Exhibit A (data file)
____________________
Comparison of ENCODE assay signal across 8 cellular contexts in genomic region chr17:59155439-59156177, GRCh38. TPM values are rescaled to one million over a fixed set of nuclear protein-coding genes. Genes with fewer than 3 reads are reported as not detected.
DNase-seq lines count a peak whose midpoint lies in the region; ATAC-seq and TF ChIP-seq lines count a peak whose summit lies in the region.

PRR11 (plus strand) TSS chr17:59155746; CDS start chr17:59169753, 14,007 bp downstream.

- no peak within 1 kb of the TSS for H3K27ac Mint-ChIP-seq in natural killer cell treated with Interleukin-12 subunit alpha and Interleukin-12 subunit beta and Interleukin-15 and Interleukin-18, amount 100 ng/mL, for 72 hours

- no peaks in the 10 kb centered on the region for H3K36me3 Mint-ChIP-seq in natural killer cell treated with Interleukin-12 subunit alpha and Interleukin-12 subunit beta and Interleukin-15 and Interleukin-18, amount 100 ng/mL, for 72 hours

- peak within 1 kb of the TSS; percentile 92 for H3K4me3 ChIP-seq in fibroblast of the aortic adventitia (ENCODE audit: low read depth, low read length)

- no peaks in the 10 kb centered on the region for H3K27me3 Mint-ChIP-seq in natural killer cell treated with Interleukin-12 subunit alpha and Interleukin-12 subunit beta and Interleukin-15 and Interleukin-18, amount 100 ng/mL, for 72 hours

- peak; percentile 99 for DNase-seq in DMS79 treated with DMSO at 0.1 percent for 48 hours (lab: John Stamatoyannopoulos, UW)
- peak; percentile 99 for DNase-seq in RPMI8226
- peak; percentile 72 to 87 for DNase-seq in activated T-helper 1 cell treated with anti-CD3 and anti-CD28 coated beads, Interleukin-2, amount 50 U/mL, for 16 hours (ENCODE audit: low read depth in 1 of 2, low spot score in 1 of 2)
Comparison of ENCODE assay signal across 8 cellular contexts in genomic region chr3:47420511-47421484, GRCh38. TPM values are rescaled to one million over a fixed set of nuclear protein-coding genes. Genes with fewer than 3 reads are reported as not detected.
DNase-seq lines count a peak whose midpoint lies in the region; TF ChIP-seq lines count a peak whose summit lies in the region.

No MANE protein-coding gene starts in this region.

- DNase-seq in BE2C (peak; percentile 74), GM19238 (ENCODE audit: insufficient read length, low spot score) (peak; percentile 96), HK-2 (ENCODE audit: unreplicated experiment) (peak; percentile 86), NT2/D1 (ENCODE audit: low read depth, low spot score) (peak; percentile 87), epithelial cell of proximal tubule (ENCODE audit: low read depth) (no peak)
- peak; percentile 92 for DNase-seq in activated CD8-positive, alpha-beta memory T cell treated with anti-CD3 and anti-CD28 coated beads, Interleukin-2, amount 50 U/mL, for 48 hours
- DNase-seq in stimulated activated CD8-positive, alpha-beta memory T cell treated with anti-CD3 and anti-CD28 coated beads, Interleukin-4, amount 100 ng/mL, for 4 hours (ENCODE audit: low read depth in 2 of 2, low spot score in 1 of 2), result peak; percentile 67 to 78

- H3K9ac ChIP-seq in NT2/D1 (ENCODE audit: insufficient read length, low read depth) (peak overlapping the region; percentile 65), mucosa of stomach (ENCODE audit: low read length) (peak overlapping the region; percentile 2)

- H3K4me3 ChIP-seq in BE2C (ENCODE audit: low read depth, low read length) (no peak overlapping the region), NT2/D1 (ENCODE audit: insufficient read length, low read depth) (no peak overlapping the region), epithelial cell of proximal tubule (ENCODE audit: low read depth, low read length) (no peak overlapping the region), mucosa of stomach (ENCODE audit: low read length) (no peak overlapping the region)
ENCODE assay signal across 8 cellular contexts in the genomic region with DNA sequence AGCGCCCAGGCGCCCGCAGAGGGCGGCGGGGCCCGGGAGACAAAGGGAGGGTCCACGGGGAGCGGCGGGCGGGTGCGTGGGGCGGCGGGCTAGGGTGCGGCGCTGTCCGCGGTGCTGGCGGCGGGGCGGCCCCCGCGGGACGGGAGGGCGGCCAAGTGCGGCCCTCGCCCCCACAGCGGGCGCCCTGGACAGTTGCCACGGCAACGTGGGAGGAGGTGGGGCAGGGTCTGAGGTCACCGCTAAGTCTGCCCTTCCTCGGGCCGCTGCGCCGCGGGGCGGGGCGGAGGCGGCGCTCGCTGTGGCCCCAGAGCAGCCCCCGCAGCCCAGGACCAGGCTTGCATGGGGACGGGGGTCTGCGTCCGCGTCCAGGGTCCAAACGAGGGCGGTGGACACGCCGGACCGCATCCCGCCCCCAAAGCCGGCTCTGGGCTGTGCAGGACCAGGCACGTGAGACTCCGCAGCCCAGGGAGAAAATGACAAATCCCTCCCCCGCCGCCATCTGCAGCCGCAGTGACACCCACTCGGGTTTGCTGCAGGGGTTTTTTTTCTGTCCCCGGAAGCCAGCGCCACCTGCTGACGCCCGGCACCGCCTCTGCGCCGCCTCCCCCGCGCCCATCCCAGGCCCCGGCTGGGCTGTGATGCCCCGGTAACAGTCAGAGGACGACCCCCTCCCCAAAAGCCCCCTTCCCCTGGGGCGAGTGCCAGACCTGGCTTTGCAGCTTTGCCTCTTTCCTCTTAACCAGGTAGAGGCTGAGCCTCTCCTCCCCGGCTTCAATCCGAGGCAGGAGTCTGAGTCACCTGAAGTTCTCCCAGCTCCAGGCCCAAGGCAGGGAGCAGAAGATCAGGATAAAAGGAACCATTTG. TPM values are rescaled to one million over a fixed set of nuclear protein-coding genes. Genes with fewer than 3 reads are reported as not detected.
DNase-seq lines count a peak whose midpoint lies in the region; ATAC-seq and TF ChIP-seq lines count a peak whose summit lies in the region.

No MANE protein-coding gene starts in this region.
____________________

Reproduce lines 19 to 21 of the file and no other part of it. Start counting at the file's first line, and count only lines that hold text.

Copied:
ENCODE assay signal across 8 cellular contexts in the genomic region with DNA sequence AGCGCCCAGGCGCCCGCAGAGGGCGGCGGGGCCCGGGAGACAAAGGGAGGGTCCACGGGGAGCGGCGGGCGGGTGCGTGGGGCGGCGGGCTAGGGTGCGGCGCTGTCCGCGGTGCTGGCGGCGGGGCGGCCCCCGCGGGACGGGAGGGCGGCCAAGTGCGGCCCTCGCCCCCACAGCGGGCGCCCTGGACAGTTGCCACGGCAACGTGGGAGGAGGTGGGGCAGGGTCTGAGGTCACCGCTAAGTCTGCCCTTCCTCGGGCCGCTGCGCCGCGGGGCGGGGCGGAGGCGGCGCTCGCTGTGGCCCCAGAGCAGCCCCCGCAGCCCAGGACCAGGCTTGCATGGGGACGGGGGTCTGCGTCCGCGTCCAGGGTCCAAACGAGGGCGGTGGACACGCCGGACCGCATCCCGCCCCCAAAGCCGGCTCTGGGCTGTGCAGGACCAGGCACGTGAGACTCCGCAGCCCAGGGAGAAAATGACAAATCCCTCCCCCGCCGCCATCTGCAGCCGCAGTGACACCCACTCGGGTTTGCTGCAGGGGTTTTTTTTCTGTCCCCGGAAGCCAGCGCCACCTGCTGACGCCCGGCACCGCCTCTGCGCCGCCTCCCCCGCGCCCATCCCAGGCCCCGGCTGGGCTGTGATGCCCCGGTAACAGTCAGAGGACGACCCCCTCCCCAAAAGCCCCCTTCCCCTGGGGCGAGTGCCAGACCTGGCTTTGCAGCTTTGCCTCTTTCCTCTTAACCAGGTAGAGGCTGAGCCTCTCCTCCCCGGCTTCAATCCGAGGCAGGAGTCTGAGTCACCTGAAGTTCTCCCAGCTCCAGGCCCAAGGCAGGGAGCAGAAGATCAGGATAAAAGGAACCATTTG. TPM values are rescaled to one million over a fixed set of nuclear protein-coding genes. Genes with fewer than 3 reads are reported as not detected.
DNase-seq lines count a peak whose midpoint lies in the region; ATAC-seq and TF ChIP-seq lines count a peak whose summit lies in the region.

No MANE protein-coding gene starts in this region.